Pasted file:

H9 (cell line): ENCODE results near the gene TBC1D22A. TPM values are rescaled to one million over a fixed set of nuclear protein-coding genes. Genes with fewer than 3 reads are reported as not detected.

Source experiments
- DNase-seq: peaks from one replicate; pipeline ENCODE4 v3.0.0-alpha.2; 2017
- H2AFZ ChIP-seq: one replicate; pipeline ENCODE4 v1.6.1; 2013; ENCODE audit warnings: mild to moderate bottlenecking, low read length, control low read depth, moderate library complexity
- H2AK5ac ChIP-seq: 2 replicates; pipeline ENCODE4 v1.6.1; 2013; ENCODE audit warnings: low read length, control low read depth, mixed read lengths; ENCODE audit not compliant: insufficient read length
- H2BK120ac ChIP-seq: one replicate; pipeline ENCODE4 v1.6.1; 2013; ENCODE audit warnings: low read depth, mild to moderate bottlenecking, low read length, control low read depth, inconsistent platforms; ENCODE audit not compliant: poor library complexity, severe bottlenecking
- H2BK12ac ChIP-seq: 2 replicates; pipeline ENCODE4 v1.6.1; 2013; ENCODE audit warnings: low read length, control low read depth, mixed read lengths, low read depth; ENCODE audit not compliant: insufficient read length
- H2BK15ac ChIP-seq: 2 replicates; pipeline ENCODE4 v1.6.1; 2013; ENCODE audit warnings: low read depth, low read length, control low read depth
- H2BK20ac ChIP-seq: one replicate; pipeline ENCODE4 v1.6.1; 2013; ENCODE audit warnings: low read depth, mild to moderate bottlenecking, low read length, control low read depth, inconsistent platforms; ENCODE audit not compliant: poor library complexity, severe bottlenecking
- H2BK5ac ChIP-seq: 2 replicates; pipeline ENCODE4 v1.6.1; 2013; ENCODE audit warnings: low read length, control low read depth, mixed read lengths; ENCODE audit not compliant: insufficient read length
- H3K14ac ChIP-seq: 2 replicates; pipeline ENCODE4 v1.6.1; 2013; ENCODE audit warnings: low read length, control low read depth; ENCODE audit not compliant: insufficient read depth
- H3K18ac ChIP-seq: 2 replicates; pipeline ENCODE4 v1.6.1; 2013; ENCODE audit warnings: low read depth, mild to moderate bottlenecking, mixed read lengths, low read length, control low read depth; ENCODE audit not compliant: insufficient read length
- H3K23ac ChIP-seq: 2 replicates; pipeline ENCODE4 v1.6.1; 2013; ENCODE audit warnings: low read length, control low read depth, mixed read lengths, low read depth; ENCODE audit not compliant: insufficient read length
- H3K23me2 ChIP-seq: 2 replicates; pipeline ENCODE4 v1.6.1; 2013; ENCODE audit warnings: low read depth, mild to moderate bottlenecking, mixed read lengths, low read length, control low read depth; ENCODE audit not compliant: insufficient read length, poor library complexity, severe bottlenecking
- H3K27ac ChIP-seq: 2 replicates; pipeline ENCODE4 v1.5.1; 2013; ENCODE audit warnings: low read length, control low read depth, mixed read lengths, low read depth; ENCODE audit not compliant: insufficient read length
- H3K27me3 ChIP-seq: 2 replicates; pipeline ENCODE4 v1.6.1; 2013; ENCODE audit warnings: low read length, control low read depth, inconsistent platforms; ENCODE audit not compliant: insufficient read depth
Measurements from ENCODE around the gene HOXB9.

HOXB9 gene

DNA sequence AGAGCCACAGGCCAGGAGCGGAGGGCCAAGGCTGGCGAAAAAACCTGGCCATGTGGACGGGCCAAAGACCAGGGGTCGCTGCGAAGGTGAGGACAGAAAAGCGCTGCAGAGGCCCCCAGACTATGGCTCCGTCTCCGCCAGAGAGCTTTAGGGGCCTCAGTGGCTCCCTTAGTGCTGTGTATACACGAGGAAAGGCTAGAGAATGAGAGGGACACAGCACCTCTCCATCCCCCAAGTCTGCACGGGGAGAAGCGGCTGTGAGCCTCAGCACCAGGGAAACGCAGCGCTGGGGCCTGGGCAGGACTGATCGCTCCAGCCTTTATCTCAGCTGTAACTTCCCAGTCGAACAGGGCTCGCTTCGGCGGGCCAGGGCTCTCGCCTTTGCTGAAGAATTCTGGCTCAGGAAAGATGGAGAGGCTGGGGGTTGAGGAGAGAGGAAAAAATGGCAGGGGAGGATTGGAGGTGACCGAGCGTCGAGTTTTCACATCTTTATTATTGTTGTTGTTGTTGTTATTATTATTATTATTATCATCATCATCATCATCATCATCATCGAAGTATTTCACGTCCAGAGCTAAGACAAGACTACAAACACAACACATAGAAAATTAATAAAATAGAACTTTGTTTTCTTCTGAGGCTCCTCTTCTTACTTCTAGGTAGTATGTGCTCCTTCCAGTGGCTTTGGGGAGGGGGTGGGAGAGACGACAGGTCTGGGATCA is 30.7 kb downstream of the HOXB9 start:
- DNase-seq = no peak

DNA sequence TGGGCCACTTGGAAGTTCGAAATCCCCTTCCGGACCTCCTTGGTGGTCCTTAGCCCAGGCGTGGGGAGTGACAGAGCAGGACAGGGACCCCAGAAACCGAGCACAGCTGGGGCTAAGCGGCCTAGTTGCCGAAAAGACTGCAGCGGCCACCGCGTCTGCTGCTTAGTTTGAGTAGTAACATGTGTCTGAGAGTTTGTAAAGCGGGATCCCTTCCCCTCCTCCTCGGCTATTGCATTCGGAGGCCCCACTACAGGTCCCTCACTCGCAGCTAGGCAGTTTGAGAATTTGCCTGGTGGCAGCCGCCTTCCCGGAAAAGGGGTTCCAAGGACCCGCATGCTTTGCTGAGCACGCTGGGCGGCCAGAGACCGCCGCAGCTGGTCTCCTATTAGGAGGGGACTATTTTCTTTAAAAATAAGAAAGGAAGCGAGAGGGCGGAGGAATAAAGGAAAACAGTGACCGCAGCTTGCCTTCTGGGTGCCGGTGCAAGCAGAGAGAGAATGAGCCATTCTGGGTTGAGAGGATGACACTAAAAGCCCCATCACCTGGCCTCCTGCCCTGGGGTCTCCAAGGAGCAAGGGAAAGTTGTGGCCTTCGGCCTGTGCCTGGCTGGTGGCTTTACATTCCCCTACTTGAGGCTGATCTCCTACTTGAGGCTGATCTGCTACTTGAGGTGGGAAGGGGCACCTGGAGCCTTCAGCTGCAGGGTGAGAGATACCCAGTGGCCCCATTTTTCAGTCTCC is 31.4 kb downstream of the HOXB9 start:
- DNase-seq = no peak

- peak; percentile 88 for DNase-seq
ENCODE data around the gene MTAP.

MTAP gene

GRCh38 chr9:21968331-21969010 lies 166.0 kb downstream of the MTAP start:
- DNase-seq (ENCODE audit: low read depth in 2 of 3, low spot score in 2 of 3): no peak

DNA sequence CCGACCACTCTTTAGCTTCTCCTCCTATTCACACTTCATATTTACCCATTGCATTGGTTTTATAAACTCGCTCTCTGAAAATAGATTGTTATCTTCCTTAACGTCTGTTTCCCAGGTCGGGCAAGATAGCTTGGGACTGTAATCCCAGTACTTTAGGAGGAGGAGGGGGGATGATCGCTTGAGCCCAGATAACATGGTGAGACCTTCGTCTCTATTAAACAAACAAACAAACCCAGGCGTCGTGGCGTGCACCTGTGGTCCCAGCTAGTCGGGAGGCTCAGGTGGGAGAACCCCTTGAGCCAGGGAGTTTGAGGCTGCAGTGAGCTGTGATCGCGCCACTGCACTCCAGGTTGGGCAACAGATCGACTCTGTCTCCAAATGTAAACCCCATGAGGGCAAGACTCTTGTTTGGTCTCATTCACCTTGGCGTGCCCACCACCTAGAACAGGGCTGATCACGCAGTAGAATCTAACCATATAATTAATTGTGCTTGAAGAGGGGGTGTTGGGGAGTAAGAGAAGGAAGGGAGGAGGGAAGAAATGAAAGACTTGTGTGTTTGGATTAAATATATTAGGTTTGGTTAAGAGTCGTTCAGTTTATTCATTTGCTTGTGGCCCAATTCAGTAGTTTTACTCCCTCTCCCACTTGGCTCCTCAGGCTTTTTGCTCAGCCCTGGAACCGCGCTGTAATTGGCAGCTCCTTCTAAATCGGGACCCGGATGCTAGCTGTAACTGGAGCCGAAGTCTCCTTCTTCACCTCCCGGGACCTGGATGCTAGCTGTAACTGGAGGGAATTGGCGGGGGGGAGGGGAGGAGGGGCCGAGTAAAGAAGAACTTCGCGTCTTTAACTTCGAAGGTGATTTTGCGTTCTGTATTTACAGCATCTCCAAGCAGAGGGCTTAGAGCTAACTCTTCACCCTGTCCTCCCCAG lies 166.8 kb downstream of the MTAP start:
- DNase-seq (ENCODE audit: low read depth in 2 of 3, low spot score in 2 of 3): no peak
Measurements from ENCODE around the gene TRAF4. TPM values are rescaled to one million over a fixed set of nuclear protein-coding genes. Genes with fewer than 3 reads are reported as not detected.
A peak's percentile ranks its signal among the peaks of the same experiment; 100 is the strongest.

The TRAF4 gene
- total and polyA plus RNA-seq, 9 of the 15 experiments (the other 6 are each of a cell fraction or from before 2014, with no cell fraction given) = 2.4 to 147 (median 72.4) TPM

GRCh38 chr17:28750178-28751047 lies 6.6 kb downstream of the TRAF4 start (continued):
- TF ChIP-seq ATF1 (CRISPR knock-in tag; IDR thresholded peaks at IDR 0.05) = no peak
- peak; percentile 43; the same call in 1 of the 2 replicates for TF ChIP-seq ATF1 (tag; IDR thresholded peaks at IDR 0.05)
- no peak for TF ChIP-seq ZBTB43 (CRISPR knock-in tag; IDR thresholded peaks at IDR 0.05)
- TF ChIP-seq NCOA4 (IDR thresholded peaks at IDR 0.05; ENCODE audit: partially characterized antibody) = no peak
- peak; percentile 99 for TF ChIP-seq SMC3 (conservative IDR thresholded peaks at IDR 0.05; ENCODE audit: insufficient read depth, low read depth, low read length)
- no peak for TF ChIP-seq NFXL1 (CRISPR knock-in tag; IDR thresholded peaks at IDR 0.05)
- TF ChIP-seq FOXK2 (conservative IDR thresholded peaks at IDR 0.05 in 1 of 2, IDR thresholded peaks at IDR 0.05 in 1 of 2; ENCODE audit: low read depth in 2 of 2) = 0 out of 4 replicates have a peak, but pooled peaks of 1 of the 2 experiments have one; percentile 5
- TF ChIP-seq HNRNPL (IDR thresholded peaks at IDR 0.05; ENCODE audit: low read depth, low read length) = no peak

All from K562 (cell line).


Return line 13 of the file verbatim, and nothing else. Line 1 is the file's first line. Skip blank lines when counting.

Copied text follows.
- H3K23ac ChIP-seq: 2 replicates; pipeline ENCODE4 v1.6.1; 2013; ENCODE audit warnings: low read length, control low read depth, mixed read lengths, low read depth; ENCODE audit not compliant: insufficient read length